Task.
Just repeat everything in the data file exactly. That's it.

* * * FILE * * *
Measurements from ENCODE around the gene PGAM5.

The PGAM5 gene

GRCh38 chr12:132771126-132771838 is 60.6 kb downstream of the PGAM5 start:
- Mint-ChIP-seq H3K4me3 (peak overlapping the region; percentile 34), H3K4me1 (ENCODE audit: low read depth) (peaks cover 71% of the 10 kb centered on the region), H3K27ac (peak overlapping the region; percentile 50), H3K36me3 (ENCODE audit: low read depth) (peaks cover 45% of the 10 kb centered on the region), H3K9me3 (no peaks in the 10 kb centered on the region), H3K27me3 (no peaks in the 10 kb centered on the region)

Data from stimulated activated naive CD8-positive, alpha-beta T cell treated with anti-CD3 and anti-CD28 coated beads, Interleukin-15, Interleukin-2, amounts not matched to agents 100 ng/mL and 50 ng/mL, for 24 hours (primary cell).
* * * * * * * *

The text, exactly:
Measurements from ENCODE around the gene PGAM5.

The PGAM5 gene

GRCh38 chr12:132771126-132771838 is 60.6 kb downstream of the PGAM5 start:
- Mint-ChIP-seq H3K4me3 (peak overlapping the region; percentile 34), H3K4me1 (ENCODE audit: low read depth) (peaks cover 71% of the 10 kb centered on the region), H3K27ac (peak overlapping the region; percentile 50), H3K36me3 (ENCODE audit: low read depth) (peaks cover 45% of the 10 kb centered on the region), H3K9me3 (no peaks in the 10 kb centered on the region), H3K27me3 (no peaks in the 10 kb centered on the region)

Data from stimulated activated naive CD8-positive, alpha-beta T cell treated with anti-CD3 and anti-CD28 coated beads, Interleukin-15, Interleukin-2, amounts not matched to agents 100 ng/mL and 50 ng/mL, for 24 hours (primary cell).